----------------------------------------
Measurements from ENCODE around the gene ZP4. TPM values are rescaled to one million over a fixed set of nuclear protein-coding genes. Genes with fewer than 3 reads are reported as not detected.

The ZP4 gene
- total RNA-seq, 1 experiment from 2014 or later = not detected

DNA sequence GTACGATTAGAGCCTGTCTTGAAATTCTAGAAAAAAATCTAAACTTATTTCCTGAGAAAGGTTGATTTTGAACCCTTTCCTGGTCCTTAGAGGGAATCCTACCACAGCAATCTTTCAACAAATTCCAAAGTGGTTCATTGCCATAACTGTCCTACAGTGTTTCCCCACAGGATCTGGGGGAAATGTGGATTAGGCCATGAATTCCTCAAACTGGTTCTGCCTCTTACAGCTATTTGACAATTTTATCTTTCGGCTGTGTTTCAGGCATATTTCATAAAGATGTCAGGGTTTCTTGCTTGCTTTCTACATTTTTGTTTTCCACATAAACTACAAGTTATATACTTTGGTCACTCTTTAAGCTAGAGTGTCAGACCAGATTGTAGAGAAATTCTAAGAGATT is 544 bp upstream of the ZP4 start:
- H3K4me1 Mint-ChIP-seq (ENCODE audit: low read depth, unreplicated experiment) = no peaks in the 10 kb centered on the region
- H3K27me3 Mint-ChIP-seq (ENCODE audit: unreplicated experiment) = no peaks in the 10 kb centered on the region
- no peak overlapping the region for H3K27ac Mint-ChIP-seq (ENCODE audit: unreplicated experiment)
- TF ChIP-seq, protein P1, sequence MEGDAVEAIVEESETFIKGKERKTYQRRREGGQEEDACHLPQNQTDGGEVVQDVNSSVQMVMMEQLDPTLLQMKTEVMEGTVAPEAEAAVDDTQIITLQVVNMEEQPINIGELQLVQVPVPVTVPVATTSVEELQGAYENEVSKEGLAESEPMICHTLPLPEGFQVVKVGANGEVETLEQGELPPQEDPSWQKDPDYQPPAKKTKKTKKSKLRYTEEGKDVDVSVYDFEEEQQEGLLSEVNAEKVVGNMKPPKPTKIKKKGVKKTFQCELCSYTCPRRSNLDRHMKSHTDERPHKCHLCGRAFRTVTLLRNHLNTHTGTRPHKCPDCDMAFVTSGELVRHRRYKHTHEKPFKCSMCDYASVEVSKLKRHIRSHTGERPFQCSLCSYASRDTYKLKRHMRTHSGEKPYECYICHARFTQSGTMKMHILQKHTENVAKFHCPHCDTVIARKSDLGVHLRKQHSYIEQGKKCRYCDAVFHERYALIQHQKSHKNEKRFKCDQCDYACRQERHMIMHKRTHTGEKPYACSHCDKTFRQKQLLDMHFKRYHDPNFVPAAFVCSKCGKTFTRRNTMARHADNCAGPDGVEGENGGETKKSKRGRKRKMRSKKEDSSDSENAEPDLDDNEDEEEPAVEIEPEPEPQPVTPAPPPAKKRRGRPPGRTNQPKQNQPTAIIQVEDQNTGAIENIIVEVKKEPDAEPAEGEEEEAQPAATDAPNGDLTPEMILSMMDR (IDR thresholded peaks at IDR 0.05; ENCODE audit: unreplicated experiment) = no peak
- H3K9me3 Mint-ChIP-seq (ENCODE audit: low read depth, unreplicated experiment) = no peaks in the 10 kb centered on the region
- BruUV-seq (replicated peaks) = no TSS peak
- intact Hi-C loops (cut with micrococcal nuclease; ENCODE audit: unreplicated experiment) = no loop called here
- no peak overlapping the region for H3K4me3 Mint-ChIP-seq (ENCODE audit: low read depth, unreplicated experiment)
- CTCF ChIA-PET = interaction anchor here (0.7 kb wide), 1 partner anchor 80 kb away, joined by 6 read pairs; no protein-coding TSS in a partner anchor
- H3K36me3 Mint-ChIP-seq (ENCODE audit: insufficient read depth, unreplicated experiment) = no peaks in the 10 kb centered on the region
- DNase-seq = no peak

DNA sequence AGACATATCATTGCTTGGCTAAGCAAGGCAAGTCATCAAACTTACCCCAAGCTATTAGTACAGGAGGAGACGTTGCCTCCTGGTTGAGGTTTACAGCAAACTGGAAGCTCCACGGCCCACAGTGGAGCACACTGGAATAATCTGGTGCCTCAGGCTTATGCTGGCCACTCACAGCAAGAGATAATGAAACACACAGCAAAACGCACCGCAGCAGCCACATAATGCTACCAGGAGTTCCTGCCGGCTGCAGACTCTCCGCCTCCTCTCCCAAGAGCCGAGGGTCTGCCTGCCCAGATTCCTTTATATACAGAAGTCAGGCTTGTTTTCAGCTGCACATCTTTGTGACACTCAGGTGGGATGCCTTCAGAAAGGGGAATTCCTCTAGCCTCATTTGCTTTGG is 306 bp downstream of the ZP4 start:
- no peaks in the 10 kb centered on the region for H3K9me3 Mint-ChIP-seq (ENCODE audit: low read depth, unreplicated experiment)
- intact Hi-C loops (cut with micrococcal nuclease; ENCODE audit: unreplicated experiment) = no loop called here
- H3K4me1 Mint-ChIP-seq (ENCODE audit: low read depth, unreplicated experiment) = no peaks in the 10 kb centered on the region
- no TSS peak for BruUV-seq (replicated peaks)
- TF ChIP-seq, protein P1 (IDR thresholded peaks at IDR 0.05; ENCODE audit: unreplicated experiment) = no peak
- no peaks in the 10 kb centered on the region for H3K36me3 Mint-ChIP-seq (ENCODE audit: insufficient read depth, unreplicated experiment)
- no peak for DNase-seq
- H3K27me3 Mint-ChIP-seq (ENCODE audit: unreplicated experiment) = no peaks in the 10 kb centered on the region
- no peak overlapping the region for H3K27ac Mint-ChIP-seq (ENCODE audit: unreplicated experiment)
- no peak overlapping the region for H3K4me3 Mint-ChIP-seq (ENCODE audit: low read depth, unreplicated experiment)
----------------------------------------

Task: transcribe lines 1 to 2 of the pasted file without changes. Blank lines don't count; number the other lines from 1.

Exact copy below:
Measurements from ENCODE around the gene ZP4. TPM values are rescaled to one million over a fixed set of nuclear protein-coding genes. Genes with fewer than 3 reads are reported as not detected.

The ZP4 gene